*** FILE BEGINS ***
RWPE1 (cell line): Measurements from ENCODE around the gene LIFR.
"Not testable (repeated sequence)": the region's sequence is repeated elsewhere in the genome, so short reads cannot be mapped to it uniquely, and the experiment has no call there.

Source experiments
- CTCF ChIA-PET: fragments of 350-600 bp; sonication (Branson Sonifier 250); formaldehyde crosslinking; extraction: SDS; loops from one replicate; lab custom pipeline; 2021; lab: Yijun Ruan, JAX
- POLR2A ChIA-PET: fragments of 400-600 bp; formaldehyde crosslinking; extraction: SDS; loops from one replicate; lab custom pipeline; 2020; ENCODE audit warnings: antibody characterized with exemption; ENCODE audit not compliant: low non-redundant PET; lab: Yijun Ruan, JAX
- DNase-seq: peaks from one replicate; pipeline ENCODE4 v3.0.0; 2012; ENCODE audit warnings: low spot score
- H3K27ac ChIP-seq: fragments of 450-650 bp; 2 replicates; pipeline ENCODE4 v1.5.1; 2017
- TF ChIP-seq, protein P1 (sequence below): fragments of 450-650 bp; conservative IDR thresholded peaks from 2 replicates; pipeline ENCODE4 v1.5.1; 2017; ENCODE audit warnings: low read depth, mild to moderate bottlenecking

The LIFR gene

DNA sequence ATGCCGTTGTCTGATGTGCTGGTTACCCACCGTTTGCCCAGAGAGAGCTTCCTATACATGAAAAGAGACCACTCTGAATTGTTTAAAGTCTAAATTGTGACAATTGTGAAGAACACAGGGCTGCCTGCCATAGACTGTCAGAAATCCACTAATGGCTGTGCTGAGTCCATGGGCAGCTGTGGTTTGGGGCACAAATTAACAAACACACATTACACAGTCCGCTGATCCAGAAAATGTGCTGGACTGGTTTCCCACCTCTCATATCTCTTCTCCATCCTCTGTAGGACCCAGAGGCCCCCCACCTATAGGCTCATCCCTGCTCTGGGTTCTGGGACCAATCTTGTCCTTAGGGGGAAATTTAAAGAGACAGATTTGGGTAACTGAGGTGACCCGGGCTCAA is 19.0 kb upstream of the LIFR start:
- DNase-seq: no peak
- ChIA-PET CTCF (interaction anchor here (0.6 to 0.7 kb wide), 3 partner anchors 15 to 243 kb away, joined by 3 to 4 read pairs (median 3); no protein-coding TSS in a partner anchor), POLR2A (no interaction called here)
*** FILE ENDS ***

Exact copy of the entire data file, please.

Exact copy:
RWPE1 (cell line): Measurements from ENCODE around the gene LIFR.
"Not testable (repeated sequence)": the region's sequence is repeated elsewhere in the genome, so short reads cannot be mapped to it uniquely, and the experiment has no call there.

Source experiments
- CTCF ChIA-PET: fragments of 350-600 bp; sonication (Branson Sonifier 250); formaldehyde crosslinking; extraction: SDS; loops from one replicate; lab custom pipeline; 2021; lab: Yijun Ruan, JAX
- POLR2A ChIA-PET: fragments of 400-600 bp; formaldehyde crosslinking; extraction: SDS; loops from one replicate; lab custom pipeline; 2020; ENCODE audit warnings: antibody characterized with exemption; ENCODE audit not compliant: low non-redundant PET; lab: Yijun Ruan, JAX
- DNase-seq: peaks from one replicate; pipeline ENCODE4 v3.0.0; 2012; ENCODE audit warnings: low spot score
- H3K27ac ChIP-seq: fragments of 450-650 bp; 2 replicates; pipeline ENCODE4 v1.5.1; 2017
- TF ChIP-seq, protein P1 (sequence below): fragments of 450-650 bp; conservative IDR thresholded peaks from 2 replicates; pipeline ENCODE4 v1.5.1; 2017; ENCODE audit warnings: low read depth, mild to moderate bottlenecking

The LIFR gene

DNA sequence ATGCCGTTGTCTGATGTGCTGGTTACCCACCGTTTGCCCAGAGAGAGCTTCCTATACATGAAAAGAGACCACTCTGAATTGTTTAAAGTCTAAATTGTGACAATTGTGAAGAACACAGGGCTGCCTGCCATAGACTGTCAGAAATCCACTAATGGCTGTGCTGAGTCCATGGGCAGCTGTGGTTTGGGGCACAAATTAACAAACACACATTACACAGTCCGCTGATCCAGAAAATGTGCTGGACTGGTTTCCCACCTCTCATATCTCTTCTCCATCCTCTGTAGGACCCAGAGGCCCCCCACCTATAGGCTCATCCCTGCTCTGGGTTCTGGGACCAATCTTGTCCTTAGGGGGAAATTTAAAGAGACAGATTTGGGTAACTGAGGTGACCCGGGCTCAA is 19.0 kb upstream of the LIFR start:
- DNase-seq: no peak
- ChIA-PET CTCF (interaction anchor here (0.6 to 0.7 kb wide), 3 partner anchors 15 to 243 kb away, joined by 3 to 4 read pairs (median 3); no protein-coding TSS in a partner anchor), POLR2A (no interaction called here)